Excerpt: The past, though quite real, is forever and densely mediated by this production of histories. As a cultural process, history-making is a social and ideological accomplishment that is achieved through material means and infrastructure. In turn, the anthropology and ethnography of history-making confronts important questions: how are different relationships to the past cultivated? What strategies and resources are marshaled to perform history-making? And, what is up for grabs in competing acts of history-making? A key contribution of this volume is to develop better ways of thinking about how non-professional historians and scientists perform the work of history-making (cf. Beisaw this volume). The Answers in Genesis creative team reminds us with little subtlety that the past is ideologically contested and that even the most scientifically established historical claims can be actively challenged. As the historian Raphael Samuel writes: “History is not the prerogative of the historian, nor even, as postmodernism contends, a historian’s ‘invention.’ It is, rather, a social form of knowledge; the work, in any given instance, of a thousand different hands” (1994: 8). Moreover, those thousand hands are not working in concert, which means the present hosts multiple historical narratives vying for cultural authority. Anthropologically, our remit is to understand whose hands are doing what and to seek a full ethnographic account of all history-making projects, including those of creationists. To aim for any less is to shrug off our most profound scholarly responsibility.
Abstract: This article explores how religious communities actualize the virtual problem of temporality. Analysing two case studies from contemporary America, Mormon Trek re-enactment and a creationist theme park re-creating Noah’s ark, I argue that replication is a strategy for constructing a relationship with time in which a strict past–present divide is collapsed through affective means. This work contributes to comparative studies in the anthropology of religion and temporalizing the past.
Abstract: Throughout the world there are over 200 sites that materialize the Bible, that is, sites that transform the written words of biblical scripture into physical, experiential attractions. These sites are definitively hybrid, integrating religion and entertainment, piety and play, fun and faith, commerce and devotion, pleasure and education. Religious studies scholars and anthropologists have published insightful works about selected sites, but no genre-wide analytical appraisal exists. In this article, I focus on how religiously committed visitors approach and experience these sites. Framed in a comparative register with research in religious tourism and pilgrimage studies, I propose analytical and methodological frameworks for the ethnographic study of Bible-based attractions.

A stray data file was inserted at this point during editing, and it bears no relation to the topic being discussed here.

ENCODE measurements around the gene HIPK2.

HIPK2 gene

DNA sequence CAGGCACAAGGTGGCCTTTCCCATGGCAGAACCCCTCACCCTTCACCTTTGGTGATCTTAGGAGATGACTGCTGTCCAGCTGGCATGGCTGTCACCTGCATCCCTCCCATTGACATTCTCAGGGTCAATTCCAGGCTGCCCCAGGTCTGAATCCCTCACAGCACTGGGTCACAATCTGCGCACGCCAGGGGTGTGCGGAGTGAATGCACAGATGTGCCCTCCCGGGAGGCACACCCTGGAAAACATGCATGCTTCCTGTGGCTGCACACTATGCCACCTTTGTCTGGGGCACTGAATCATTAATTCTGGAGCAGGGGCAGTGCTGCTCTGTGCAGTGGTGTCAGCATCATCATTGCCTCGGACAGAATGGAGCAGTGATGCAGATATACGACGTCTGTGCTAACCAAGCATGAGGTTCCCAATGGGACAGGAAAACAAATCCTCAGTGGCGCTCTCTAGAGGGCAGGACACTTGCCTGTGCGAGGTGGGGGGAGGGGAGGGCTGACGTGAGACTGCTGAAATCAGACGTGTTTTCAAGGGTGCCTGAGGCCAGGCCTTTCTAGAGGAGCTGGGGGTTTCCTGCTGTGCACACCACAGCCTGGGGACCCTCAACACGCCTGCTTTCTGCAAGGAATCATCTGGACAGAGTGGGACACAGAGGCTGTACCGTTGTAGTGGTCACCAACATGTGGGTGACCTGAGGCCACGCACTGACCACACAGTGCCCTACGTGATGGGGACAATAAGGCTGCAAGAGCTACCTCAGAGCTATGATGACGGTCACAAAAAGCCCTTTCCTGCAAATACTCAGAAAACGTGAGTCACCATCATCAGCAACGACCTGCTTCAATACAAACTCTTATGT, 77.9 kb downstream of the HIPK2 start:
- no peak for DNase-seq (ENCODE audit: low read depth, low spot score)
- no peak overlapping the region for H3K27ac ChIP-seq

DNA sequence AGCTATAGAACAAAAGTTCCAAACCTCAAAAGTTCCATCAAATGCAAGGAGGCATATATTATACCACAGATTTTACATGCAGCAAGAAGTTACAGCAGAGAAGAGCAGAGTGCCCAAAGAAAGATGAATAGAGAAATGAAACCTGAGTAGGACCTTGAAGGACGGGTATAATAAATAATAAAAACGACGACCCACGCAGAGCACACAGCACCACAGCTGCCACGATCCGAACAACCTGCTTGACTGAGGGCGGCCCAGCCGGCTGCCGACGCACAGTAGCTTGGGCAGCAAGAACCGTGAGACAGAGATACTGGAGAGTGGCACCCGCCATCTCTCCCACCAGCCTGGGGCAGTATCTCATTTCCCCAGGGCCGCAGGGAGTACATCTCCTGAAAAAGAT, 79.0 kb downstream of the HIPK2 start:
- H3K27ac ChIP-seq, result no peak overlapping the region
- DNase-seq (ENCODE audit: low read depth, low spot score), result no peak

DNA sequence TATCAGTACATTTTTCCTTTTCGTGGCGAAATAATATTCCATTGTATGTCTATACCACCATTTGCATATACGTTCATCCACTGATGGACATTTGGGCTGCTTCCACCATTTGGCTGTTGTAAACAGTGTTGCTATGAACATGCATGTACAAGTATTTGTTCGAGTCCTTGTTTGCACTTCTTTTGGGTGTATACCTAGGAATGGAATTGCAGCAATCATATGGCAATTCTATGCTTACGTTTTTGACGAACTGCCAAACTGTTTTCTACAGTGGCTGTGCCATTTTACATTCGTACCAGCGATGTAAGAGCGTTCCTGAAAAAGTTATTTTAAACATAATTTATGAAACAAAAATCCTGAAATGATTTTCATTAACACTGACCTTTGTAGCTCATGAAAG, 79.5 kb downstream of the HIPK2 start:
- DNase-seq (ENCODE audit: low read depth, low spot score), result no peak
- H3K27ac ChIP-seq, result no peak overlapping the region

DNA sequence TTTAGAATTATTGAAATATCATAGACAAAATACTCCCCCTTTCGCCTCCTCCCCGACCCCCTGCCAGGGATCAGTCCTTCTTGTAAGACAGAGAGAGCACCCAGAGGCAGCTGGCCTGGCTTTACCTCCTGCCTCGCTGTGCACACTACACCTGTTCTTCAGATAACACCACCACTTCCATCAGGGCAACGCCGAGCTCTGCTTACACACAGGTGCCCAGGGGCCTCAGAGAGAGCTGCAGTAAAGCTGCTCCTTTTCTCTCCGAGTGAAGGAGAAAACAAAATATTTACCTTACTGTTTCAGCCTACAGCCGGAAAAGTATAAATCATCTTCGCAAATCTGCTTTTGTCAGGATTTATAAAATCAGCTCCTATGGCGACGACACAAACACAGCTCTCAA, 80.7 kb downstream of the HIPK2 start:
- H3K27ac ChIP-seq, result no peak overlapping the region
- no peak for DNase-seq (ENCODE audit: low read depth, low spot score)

Abstract: James S. Bielo analyzes a practice of religious replication: re-creations of Holy Land sites in the United States. Such replications invite visitors into an experience of sensorial and imaginative immersion, marshaling indexical techniques for materializing the Bible. Replicating the Holy Land is a strategy for actualizing the virtual problem of authenticity, a problem that animates any and every lived expression of Christianity. To explore this phenomenon, we indulge another national tradition: the great American road trip. This essay emerges from a larger project, Materializing the Bible, curated by Bielo.
By: James S. Bielo (Miami University)
Come and listen in to the radio station, Where the mighty hosts of heaven sing, Turn your radio on, turn your radio on, Turn your radio on, turn your radio on…
So sings John Hartford on his 1971 cover of the 1938 southern Gospel standard. It was this song, “Turn Your Radio On,” that I recalled in a progressively louder hum to myself throughout Anderson Blanton’s Hittin‘ the Prayer Bones. The reason is that Blanton’s ethnography of charismatic Christianity in Appalachia has a distinctly musical quality. Each chapter unveils further nodes in a network of oral traditions and communicative genres: songs from deep in the coal mines and songs for laying rail track; Gospel tunes; the verbal artistry of prayer, testimony, and preaching; hand claps and technological emanations; and rhythmic faith-filled laughter. Pages and sections introduce singular moments of rich cultural revelation, akin to John Jackson’s “slices” (2013: 16-17) more than any conventional mode of ethnographic writing. I do not hesitate to write that this is really not a book one simply reads; it is a book to experience… Continue reading
Bielo, James. 2015. Literally Creative: Intertextual Gaps and Artistic Agency. In Scripturalizing the Human: The Written as the Political, edited by Vincent L. Wimbush, 21-33. New York, NY; Milton Park, Abingdon, Oxon: Routledge.
Excerpt: “In this chapter I approach Ark Encounter as a grand act of scripturalizing. Following scholarship on the social life of scriptures, an ethnography of this biblical theme park-in-the-making focuses not on scripture as text but on “the signs, material products, ritual practices and performances, expressivities, orientations, ethics, and politics associated with the phenomenon of the invention and uses of ‘scriptures’” (Wimbush 2008: 3). With the example of Ark Encounter, we can add to this list the cultural labor that must be invested to bring new scriptural forms into being. Ark Encounter is scripturalizing imagined, sketched, colored, sculpted, materialized, and engineered. Ark Encounter emerges from a long tradition of scripturalizing performed by a familiar set of scripturalizers: conservative Protestant biblical literalists. What I aim to show in this chapter is that the frame for their work—a religious theme park that promises edification and entertainment in equal doses—requires that scholars seeking to understand Ark Encounter engage in some analytical recalibrating.”